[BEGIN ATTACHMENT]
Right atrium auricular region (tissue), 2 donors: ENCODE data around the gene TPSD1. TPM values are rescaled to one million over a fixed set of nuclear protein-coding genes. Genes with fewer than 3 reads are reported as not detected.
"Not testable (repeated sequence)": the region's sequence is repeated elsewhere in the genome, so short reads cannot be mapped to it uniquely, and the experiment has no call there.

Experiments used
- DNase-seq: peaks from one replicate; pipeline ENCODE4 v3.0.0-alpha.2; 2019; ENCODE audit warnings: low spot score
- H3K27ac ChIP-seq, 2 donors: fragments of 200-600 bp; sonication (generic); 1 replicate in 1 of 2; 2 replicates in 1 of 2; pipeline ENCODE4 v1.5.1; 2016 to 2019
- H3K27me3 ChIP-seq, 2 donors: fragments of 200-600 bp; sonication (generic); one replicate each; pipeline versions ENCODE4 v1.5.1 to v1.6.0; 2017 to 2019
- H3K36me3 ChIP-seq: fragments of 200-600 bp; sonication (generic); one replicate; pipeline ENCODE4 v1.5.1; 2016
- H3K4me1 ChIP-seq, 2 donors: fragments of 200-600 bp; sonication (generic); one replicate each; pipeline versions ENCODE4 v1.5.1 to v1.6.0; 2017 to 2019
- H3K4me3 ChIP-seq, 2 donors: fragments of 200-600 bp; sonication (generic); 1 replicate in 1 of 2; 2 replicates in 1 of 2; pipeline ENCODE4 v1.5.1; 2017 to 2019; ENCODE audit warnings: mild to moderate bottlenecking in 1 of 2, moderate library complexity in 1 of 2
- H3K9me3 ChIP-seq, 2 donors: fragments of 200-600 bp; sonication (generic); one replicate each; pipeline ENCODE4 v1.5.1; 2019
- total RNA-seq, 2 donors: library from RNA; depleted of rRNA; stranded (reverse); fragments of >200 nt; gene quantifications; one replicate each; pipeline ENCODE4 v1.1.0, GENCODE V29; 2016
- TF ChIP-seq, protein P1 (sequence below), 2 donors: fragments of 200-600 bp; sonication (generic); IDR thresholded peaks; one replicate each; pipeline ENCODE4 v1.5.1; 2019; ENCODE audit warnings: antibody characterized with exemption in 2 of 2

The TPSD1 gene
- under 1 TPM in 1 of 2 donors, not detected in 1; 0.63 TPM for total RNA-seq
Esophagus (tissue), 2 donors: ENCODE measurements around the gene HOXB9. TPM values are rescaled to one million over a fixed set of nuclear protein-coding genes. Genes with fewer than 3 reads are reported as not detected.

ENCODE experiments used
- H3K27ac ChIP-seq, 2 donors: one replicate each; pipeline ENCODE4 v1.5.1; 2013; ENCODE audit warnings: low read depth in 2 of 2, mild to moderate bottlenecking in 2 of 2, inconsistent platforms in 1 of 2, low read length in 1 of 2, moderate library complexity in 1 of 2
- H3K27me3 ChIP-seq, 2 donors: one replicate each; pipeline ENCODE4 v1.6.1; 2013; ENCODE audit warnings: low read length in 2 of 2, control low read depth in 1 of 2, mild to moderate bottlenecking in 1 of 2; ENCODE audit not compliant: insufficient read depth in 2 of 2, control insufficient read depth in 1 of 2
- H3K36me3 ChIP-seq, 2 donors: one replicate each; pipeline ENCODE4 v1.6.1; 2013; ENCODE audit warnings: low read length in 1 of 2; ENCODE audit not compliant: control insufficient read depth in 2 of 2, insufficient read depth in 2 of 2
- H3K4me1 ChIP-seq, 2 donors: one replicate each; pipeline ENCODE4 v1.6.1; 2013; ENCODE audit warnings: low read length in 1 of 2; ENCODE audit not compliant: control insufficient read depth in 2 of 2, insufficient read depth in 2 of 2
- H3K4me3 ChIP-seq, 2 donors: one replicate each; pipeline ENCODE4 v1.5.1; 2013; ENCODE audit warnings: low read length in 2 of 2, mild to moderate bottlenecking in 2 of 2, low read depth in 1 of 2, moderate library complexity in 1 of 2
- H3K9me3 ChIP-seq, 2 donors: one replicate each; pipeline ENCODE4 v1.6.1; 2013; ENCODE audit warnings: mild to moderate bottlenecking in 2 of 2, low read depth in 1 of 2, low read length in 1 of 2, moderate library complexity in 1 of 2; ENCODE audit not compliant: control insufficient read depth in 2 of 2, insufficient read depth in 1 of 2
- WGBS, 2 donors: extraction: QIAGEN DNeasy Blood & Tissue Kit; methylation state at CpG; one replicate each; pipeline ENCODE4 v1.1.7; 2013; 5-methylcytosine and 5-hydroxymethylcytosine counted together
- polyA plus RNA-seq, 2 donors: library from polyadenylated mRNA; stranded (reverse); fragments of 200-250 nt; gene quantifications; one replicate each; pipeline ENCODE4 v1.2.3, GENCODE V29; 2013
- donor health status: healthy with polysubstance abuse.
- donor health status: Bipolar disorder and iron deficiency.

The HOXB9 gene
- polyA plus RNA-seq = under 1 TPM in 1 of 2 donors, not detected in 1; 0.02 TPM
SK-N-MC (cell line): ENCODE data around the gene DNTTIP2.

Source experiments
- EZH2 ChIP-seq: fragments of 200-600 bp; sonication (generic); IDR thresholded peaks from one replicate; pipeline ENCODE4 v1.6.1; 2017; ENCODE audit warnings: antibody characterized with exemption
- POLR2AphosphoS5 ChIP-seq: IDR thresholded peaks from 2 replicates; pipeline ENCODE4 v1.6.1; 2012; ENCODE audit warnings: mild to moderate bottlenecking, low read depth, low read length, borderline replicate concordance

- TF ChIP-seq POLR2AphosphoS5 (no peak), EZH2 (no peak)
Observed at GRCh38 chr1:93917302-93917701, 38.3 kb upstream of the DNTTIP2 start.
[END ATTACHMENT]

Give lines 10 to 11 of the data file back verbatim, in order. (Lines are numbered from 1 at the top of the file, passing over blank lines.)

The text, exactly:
- H3K9me3 ChIP-seq, 2 donors: fragments of 200-600 bp; sonication (generic); one replicate each; pipeline ENCODE4 v1.5.1; 2019
- total RNA-seq, 2 donors: library from RNA; depleted of rRNA; stranded (reverse); fragments of >200 nt; gene quantifications; one replicate each; pipeline ENCODE4 v1.1.0, GENCODE V29; 2016